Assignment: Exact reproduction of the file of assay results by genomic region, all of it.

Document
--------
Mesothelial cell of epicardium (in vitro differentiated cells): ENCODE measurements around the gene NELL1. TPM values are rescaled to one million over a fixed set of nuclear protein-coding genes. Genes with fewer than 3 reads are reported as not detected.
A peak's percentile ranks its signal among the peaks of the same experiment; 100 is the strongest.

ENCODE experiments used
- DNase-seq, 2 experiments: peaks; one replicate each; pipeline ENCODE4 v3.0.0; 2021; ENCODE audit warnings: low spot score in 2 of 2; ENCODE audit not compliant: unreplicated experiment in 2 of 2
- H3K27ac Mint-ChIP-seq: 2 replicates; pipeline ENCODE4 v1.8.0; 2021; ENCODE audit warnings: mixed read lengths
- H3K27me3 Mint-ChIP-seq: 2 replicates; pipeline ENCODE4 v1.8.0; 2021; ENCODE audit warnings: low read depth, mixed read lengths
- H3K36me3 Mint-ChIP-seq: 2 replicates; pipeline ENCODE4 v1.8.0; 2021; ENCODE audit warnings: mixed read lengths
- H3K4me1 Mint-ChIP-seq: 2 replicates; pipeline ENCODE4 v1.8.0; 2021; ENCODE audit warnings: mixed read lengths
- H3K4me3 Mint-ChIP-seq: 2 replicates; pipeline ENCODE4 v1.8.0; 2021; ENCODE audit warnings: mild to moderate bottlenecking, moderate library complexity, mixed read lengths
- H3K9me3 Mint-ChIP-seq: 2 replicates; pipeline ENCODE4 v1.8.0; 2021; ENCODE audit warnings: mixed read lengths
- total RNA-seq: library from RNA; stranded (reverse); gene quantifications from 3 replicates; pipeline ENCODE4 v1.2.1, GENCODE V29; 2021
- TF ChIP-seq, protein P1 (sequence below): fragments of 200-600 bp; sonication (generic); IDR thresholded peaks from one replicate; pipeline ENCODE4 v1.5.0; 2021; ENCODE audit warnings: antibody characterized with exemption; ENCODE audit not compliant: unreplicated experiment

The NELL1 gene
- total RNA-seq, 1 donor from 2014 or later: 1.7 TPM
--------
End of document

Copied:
Mesothelial cell of epicardium (in vitro differentiated cells): ENCODE measurements around the gene NELL1. TPM values are rescaled to one million over a fixed set of nuclear protein-coding genes. Genes with fewer than 3 reads are reported as not detected.
A peak's percentile ranks its signal among the peaks of the same experiment; 100 is the strongest.

ENCODE experiments used
- DNase-seq, 2 experiments: peaks; one replicate each; pipeline ENCODE4 v3.0.0; 2021; ENCODE audit warnings: low spot score in 2 of 2; ENCODE audit not compliant: unreplicated experiment in 2 of 2
- H3K27ac Mint-ChIP-seq: 2 replicates; pipeline ENCODE4 v1.8.0; 2021; ENCODE audit warnings: mixed read lengths
- H3K27me3 Mint-ChIP-seq: 2 replicates; pipeline ENCODE4 v1.8.0; 2021; ENCODE audit warnings: low read depth, mixed read lengths
- H3K36me3 Mint-ChIP-seq: 2 replicates; pipeline ENCODE4 v1.8.0; 2021; ENCODE audit warnings: mixed read lengths
- H3K4me1 Mint-ChIP-seq: 2 replicates; pipeline ENCODE4 v1.8.0; 2021; ENCODE audit warnings: mixed read lengths
- H3K4me3 Mint-ChIP-seq: 2 replicates; pipeline ENCODE4 v1.8.0; 2021; ENCODE audit warnings: mild to moderate bottlenecking, moderate library complexity, mixed read lengths
- H3K9me3 Mint-ChIP-seq: 2 replicates; pipeline ENCODE4 v1.8.0; 2021; ENCODE audit warnings: mixed read lengths
- total RNA-seq: library from RNA; stranded (reverse); gene quantifications from 3 replicates; pipeline ENCODE4 v1.2.1, GENCODE V29; 2021
- TF ChIP-seq, protein P1 (sequence below): fragments of 200-600 bp; sonication (generic); IDR thresholded peaks from one replicate; pipeline ENCODE4 v1.5.0; 2021; ENCODE audit warnings: antibody characterized with exemption; ENCODE audit not compliant: unreplicated experiment

The NELL1 gene
- total RNA-seq, 1 donor from 2014 or later: 1.7 TPM